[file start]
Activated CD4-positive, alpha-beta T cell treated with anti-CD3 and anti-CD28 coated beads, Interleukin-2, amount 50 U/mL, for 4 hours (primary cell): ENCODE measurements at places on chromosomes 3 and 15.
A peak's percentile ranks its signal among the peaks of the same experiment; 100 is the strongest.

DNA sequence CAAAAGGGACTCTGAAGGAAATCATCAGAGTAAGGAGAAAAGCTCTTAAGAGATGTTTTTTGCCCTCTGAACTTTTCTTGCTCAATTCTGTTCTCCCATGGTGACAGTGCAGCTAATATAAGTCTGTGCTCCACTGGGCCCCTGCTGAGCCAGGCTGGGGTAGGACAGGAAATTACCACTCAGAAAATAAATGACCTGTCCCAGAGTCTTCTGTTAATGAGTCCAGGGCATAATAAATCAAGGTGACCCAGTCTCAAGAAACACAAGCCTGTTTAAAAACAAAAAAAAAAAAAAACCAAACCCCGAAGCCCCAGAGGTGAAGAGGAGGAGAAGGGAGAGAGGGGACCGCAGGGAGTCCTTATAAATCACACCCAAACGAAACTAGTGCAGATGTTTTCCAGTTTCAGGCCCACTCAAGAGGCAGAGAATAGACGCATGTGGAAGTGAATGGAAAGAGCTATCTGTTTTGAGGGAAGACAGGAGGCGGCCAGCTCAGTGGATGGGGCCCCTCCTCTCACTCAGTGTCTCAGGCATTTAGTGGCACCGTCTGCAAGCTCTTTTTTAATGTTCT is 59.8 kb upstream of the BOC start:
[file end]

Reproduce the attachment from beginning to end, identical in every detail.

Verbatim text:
Activated CD4-positive, alpha-beta T cell treated with anti-CD3 and anti-CD28 coated beads, Interleukin-2, amount 50 U/mL, for 4 hours (primary cell): ENCODE measurements at places on chromosomes 3 and 15.
A peak's percentile ranks its signal among the peaks of the same experiment; 100 is the strongest.

DNA sequence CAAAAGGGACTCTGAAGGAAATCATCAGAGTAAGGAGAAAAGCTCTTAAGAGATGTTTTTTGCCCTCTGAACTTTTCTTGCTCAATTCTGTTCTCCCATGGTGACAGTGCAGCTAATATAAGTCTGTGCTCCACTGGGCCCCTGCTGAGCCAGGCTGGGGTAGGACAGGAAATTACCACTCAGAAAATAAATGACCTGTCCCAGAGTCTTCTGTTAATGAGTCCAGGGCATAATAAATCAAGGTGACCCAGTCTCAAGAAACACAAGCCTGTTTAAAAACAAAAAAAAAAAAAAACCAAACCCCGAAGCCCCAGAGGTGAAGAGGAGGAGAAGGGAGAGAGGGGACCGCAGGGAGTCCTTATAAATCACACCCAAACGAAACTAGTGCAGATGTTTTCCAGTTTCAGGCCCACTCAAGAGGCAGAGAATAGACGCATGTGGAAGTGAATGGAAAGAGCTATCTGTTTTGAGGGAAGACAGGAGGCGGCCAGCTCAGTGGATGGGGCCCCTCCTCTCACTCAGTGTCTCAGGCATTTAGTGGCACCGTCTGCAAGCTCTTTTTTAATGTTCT is 59.8 kb upstream of the BOC start: